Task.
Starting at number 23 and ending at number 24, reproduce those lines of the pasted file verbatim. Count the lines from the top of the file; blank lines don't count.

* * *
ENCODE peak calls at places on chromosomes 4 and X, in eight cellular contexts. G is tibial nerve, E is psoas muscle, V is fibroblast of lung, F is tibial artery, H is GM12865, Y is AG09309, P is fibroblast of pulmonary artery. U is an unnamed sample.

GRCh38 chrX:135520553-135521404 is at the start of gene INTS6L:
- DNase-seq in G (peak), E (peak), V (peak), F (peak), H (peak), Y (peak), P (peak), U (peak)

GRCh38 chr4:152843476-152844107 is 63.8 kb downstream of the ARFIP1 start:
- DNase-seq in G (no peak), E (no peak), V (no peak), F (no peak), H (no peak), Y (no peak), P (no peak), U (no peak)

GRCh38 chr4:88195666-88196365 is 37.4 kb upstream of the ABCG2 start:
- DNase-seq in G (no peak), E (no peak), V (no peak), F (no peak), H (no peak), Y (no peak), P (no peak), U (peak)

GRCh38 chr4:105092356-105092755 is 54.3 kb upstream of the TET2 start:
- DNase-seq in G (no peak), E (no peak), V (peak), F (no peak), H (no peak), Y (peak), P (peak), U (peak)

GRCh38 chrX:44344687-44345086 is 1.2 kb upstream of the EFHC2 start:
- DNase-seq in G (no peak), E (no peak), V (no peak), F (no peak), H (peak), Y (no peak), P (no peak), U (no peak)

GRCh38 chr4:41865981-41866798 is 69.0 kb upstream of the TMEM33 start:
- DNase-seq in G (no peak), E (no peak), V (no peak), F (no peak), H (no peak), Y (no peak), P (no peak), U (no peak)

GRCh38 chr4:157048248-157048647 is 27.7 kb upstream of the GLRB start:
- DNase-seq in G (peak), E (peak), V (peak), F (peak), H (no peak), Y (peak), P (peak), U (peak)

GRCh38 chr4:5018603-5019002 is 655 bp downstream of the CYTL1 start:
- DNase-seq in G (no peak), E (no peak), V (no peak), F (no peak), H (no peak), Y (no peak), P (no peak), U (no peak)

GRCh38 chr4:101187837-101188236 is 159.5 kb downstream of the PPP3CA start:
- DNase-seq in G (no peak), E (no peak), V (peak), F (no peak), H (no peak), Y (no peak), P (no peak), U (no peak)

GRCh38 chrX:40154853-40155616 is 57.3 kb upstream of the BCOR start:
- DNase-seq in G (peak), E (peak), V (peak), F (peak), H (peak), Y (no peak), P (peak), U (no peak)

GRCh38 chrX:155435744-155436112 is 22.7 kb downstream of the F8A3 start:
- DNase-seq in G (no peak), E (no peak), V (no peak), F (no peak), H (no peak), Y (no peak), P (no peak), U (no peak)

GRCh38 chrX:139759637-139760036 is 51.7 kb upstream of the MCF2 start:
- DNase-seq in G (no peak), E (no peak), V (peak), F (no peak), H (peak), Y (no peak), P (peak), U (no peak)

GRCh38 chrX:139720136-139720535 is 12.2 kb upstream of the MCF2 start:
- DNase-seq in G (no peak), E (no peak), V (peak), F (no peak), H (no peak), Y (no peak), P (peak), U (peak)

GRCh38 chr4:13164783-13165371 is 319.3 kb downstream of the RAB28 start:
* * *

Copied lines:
- DNase-seq in G (no peak), E (no peak), V (no peak), F (no peak), H (no peak), Y (no peak), P (no peak), U (no peak)

GRCh38 chrX:139759637-139760036 is 51.7 kb upstream of the MCF2 start: